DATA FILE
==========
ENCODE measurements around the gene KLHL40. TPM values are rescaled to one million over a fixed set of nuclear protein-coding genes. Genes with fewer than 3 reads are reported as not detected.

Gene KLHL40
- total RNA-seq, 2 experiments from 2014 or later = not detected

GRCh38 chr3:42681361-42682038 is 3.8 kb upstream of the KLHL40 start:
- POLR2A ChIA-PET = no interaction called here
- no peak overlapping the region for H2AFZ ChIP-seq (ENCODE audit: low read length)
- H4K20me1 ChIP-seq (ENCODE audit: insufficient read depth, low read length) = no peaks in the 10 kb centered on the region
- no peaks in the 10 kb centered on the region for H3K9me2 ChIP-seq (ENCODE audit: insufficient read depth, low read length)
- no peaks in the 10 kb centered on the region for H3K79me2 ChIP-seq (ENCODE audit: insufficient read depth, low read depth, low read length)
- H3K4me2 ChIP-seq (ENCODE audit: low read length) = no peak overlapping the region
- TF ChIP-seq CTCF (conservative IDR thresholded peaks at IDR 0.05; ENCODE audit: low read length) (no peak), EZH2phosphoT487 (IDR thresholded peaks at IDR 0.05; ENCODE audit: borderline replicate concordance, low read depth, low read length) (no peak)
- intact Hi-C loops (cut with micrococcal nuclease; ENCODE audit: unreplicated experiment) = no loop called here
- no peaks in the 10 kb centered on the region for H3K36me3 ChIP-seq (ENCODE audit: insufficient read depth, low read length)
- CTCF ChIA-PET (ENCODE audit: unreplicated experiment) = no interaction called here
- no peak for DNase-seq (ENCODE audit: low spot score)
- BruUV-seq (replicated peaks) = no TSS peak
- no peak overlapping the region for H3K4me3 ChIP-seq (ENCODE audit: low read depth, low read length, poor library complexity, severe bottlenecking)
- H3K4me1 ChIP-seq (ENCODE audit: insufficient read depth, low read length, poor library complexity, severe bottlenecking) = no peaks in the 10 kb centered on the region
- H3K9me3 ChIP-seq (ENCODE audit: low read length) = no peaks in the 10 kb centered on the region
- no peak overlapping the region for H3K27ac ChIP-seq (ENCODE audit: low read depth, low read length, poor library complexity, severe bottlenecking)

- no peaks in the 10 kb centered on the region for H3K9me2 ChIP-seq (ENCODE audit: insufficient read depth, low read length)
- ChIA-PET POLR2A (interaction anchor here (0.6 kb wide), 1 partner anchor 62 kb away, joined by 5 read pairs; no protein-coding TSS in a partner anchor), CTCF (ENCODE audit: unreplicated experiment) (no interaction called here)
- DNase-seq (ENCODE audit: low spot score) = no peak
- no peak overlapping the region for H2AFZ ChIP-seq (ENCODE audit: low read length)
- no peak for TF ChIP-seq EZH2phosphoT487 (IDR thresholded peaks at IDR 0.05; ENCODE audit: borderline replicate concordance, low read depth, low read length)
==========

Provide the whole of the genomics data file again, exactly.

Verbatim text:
ENCODE measurements around the gene KLHL40. TPM values are rescaled to one million over a fixed set of nuclear protein-coding genes. Genes with fewer than 3 reads are reported as not detected.

Gene KLHL40
- total RNA-seq, 2 experiments from 2014 or later = not detected

GRCh38 chr3:42681361-42682038 is 3.8 kb upstream of the KLHL40 start:
- POLR2A ChIA-PET = no interaction called here
- no peak overlapping the region for H2AFZ ChIP-seq (ENCODE audit: low read length)
- H4K20me1 ChIP-seq (ENCODE audit: insufficient read depth, low read length) = no peaks in the 10 kb centered on the region
- no peaks in the 10 kb centered on the region for H3K9me2 ChIP-seq (ENCODE audit: insufficient read depth, low read length)
- no peaks in the 10 kb centered on the region for H3K79me2 ChIP-seq (ENCODE audit: insufficient read depth, low read depth, low read length)
- H3K4me2 ChIP-seq (ENCODE audit: low read length) = no peak overlapping the region
- TF ChIP-seq CTCF (conservative IDR thresholded peaks at IDR 0.05; ENCODE audit: low read length) (no peak), EZH2phosphoT487 (IDR thresholded peaks at IDR 0.05; ENCODE audit: borderline replicate concordance, low read depth, low read length) (no peak)
- intact Hi-C loops (cut with micrococcal nuclease; ENCODE audit: unreplicated experiment) = no loop called here
- no peaks in the 10 kb centered on the region for H3K36me3 ChIP-seq (ENCODE audit: insufficient read depth, low read length)
- CTCF ChIA-PET (ENCODE audit: unreplicated experiment) = no interaction called here
- no peak for DNase-seq (ENCODE audit: low spot score)
- BruUV-seq (replicated peaks) = no TSS peak
- no peak overlapping the region for H3K4me3 ChIP-seq (ENCODE audit: low read depth, low read length, poor library complexity, severe bottlenecking)
- H3K4me1 ChIP-seq (ENCODE audit: insufficient read depth, low read length, poor library complexity, severe bottlenecking) = no peaks in the 10 kb centered on the region
- H3K9me3 ChIP-seq (ENCODE audit: low read length) = no peaks in the 10 kb centered on the region
- no peak overlapping the region for H3K27ac ChIP-seq (ENCODE audit: low read depth, low read length, poor library complexity, severe bottlenecking)

- no peaks in the 10 kb centered on the region for H3K9me2 ChIP-seq (ENCODE audit: insufficient read depth, low read length)
- ChIA-PET POLR2A (interaction anchor here (0.6 kb wide), 1 partner anchor 62 kb away, joined by 5 read pairs; no protein-coding TSS in a partner anchor), CTCF (ENCODE audit: unreplicated experiment) (no interaction called here)
- DNase-seq (ENCODE audit: low spot score) = no peak
- no peak overlapping the region for H2AFZ ChIP-seq (ENCODE audit: low read length)
- no peak for TF ChIP-seq EZH2phosphoT487 (IDR thresholded peaks at IDR 0.05; ENCODE audit: borderline replicate concordance, low read depth, low read length)